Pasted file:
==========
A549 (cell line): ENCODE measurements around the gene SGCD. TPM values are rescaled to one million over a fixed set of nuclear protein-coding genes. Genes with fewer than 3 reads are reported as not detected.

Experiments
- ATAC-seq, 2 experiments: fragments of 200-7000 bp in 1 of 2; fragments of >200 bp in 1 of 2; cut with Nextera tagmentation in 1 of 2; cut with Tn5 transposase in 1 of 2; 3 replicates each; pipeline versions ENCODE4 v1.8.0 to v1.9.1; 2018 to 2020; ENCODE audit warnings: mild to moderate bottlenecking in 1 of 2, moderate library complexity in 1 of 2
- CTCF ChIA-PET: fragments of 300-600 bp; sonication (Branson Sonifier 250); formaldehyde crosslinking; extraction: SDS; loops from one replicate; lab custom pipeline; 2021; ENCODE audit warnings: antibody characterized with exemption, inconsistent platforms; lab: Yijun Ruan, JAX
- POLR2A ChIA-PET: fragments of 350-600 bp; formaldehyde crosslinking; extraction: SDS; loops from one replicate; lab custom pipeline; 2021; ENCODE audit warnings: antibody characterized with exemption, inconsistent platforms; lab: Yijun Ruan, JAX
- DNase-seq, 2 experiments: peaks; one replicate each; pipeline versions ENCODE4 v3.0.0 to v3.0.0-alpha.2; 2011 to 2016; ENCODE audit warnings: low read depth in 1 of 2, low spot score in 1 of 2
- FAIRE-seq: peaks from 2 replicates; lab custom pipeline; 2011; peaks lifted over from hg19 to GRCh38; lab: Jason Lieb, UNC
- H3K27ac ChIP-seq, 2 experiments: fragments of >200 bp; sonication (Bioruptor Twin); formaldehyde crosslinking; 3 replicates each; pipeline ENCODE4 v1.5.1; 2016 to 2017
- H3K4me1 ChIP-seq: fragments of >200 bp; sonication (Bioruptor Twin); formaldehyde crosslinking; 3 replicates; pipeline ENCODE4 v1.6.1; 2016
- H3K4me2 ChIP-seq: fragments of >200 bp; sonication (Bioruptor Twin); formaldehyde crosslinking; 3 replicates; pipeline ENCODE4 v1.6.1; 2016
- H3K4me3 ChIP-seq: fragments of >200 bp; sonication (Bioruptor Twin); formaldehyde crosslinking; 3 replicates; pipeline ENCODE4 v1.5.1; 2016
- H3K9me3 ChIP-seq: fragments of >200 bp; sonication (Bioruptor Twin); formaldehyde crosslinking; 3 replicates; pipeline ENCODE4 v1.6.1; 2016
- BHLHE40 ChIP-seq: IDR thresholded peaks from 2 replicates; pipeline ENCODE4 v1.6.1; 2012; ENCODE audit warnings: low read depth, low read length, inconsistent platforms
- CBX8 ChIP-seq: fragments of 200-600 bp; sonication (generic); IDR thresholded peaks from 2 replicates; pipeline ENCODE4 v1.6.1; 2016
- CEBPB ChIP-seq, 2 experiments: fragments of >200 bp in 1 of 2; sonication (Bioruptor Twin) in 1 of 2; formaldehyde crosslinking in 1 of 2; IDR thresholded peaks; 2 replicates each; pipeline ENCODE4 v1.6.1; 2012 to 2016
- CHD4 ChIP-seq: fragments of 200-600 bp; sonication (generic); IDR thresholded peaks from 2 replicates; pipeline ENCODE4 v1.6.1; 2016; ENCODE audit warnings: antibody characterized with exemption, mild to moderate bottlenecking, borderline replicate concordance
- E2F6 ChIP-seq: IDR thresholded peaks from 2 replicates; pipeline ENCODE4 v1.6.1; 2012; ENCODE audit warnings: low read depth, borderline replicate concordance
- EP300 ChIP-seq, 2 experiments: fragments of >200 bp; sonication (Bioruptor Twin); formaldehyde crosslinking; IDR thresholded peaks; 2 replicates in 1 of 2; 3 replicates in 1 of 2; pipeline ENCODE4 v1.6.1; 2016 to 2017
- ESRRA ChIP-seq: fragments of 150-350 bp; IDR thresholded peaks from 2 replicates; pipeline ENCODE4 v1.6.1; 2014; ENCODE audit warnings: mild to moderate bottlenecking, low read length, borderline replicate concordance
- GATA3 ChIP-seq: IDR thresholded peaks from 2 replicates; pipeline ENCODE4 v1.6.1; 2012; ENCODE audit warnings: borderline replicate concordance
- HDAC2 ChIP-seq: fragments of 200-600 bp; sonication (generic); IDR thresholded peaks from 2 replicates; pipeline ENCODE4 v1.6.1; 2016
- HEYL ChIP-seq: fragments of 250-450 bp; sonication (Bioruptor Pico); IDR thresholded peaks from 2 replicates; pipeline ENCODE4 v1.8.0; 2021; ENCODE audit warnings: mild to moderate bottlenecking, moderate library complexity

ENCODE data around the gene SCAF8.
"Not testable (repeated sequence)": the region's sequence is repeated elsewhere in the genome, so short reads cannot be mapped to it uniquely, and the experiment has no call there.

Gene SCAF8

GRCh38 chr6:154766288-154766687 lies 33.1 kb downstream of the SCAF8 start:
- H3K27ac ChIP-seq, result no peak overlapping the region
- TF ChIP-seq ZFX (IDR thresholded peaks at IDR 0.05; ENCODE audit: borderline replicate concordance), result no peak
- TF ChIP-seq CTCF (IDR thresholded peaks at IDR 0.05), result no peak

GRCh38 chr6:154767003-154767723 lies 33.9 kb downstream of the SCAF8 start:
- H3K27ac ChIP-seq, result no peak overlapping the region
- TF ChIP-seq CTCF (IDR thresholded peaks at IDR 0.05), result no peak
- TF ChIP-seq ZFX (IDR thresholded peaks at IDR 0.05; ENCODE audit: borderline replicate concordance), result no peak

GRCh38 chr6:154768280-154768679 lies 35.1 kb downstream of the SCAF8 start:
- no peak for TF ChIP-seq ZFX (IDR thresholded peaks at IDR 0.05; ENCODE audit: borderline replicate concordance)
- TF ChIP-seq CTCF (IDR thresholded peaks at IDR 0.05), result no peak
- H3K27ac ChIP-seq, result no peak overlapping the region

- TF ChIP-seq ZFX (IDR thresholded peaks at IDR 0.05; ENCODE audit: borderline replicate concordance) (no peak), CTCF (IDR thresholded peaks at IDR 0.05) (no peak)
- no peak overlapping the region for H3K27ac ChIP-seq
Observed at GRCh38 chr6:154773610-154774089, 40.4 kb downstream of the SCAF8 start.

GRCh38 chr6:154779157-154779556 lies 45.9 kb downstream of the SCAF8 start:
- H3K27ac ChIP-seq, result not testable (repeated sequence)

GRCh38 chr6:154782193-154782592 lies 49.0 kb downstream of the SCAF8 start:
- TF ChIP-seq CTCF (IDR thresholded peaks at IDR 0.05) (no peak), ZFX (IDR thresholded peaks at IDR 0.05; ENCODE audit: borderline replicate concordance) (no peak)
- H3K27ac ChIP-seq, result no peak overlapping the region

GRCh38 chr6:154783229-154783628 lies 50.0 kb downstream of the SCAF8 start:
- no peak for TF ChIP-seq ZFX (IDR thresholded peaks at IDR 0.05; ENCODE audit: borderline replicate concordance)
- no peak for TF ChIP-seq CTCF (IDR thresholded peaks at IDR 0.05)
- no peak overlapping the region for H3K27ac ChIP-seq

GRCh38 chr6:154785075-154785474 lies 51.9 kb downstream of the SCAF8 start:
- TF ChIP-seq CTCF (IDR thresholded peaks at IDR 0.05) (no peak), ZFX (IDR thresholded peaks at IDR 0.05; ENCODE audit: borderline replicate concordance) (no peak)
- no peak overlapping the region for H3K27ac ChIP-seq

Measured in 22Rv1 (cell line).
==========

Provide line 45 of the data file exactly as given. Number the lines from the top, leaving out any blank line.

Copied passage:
- H3K27ac ChIP-seq, result no peak overlapping the region